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The second is a … wow! From the moment I switched it on and saw the ultra-high resolution Retina display on the new iPad, I was amazed by just how good it was. Even if you've seen pictures or videos, you will have no idea how good this display is until you see it in person. But just how good is it, then? Think of the upgrade from an old CRT-based TV to watching a Blu-ray disc on a high definition LCD TV. Yes, that good.
So what does that 2048 x 1536 pixels translate into, besides being four times the pixels of the previous iPads and a full million pixels more than your average full-HD TV? The entire user experience is rendered to a higher definition, and it's particularly noticeable in pictures and when viewing text, and in apps that have been re-launched to suit the new display. Colors are not only brighter but more accurate as well.
It's also a little quicker, courtesy double the iPad 2's memory and Apple's new A5X processor that pushes graphics on the pixel rich display through a quad-core graphics processing unit (GPU) accompanying a dual-core CPU. Pushing all those extra pixels does mean the iPad runs a bit warmer than the iPad 2, but not enough to be an issue. Should you plan to use the iPad to shoot photos and videos, the updated 5-megapixel shooter offers similar (and at times better) performance to the iPhone 4's camera, which is pretty good.
There's a price one has to pay for all this clarity and resolution — storage. As apps get Retina-ready, they consume much more storage thanks to the high-resolution graphics, which means if you're app happy, a 16GB model just won't cut it.
For iPad 2 owners, this isn't that much of an upgrade, to be honest, and you could possibly stave off the purchase till the next iPad. However, if you're in the market for your first tablet, don't hesitate.
Price: starts at Rs 30,500
|Picking The Right Store|
|Google's long rumored cloud storage has finally arrived, and practically anyone with a Google account (and that's a lot of us!) can use Google Drive's cloud storage capabilities. Where does it stand though, against well entrenched players such as Microsoft Live SkyDrive and Dropbox? Let's look at free storage, to begin with. Drive offers 5 GB of free storage against Microsoft's 7GB, while Dropbox has the smallest initial offering at just 2GB – though if you refer enough folks, you could upto 18 GB free (500 MB per referral, good luck with getting enough folks to accept your referral at this late a stage in the game!).|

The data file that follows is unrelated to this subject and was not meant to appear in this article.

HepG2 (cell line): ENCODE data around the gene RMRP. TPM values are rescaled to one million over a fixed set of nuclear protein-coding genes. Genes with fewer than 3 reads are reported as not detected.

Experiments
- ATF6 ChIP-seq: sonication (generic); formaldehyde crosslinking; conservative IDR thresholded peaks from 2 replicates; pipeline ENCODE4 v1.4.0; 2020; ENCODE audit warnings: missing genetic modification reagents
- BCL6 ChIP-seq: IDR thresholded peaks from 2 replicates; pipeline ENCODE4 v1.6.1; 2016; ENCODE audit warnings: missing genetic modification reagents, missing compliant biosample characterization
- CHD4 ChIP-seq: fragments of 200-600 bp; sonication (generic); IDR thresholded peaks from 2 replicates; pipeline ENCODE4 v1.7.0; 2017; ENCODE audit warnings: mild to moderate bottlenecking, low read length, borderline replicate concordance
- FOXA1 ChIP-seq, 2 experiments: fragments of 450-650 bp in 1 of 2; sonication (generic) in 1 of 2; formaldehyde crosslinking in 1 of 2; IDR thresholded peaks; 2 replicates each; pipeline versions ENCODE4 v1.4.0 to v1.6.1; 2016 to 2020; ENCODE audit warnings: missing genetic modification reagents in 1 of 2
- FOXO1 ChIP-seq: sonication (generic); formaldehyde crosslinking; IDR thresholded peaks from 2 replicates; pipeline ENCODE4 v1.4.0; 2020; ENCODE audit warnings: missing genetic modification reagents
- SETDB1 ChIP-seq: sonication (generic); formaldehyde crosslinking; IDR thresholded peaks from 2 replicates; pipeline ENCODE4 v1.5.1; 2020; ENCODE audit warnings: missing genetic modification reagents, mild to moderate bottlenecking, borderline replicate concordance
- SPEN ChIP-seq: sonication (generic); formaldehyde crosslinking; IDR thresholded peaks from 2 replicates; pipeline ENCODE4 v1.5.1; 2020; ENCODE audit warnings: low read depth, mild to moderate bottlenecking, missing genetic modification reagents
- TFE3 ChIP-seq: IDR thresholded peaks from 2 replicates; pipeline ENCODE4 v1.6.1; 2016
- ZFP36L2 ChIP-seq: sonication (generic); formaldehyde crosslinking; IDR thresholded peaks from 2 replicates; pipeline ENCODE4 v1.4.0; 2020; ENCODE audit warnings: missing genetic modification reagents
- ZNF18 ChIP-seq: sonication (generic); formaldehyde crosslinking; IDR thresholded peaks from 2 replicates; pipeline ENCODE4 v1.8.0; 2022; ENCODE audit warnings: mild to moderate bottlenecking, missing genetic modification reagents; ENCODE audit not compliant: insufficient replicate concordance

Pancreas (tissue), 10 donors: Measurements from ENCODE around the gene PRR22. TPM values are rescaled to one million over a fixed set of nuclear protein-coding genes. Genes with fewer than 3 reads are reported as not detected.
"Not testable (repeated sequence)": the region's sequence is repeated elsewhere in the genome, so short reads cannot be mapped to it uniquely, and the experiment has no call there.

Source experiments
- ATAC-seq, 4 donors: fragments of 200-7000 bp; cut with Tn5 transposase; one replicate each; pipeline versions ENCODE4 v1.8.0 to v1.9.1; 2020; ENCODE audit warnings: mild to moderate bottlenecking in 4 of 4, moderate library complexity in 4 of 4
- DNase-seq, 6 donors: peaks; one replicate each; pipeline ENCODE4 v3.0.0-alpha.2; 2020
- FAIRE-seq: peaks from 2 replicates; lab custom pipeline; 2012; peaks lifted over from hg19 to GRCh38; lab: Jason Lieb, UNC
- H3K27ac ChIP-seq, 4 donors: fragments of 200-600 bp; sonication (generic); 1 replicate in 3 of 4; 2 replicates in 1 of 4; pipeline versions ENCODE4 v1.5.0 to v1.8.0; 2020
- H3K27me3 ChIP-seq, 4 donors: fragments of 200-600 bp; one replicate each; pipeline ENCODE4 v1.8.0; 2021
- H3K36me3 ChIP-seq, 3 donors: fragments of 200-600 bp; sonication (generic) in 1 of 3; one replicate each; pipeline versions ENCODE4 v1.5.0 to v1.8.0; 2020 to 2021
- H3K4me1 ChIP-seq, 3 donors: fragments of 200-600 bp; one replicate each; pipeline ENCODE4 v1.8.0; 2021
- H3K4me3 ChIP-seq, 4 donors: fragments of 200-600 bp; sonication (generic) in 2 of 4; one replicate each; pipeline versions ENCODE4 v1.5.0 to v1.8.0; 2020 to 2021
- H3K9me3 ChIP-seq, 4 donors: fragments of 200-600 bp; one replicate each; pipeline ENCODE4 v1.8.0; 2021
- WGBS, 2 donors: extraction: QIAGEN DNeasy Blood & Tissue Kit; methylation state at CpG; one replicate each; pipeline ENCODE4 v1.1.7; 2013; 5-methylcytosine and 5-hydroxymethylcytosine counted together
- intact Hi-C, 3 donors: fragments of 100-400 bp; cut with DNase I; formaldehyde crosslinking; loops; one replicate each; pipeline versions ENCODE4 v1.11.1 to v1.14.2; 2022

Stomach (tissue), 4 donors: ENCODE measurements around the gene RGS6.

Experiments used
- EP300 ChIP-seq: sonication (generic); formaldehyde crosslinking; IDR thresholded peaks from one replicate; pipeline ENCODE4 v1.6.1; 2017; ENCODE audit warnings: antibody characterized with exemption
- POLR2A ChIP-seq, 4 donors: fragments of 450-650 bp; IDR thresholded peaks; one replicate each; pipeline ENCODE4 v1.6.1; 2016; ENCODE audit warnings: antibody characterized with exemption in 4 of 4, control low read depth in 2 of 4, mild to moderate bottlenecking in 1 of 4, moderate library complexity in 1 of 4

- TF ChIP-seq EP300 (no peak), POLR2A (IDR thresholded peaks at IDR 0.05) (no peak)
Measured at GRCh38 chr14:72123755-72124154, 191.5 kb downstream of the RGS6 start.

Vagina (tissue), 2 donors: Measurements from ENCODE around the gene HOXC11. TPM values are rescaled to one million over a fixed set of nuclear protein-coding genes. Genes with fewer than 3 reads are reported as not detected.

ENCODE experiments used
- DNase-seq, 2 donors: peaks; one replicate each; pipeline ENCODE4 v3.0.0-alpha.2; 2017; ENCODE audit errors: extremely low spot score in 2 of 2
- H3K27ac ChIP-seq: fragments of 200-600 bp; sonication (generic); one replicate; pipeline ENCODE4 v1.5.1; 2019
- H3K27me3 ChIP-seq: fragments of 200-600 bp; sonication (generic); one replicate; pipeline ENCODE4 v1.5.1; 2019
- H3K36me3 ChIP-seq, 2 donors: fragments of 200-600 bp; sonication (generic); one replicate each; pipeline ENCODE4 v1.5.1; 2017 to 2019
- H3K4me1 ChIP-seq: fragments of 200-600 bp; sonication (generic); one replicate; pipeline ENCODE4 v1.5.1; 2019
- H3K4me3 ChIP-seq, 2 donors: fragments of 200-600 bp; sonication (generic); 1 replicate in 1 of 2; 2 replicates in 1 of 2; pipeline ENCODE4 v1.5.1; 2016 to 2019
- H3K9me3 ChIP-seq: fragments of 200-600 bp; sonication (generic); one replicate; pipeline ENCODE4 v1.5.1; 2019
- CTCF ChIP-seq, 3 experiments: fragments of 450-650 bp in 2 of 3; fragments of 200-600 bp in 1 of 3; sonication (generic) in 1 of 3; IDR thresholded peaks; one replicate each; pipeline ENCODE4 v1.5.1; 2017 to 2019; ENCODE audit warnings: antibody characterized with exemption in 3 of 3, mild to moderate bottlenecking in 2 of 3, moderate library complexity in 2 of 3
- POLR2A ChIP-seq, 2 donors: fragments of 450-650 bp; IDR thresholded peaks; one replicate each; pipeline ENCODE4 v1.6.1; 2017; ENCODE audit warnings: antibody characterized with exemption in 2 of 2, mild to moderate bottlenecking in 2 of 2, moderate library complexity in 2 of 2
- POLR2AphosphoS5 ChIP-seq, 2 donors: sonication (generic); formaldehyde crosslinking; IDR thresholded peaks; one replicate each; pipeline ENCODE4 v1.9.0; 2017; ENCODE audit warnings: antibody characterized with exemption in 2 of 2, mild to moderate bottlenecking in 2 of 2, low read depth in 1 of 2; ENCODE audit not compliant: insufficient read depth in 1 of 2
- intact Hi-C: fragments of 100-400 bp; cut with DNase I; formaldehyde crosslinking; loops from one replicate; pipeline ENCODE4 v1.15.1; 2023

When it comes to sharing capabilities, Google tightly integrates Drive into its Google Docs suite, and you can collaboratively work on a shared document with a friend/colleague, and all changes will be synced back to Drive. Sharing these as attachments via Gmail and Google+ is an option as well. Microsoft on the other hand lets you send links to files you've uploaded directly to your friends, and they don't need a SkyDrive account to access/download these files. Dropbox goes one step further and allows folder sharing but restricts editing/changes to these folders. Synching and sharing is possible via a capable set of desktop and mobile apps, though Google Drive's iOS app and Dropbox's Windows Phone app are noticeable in their absence.
At the end of the day, which cloud storage service should you opt for? Drive builds in Google Docs functionality, so you get a full-featured cloud document editing and collaboration suite in the bargain. SkyDrive offers more free storage initially and cheaper plans for those wishing to purchase a little more space, while Dropbox is probably still a nose ahead of the competition when it comes to polish and synching capabilities.
URL: Google Drive: http://bit.ly/JuO8dn, Microsoft Live SkyDrive: http://sdrv.ms/Kh3jxB, Dropbox: http://bit.ly/JQpJkm
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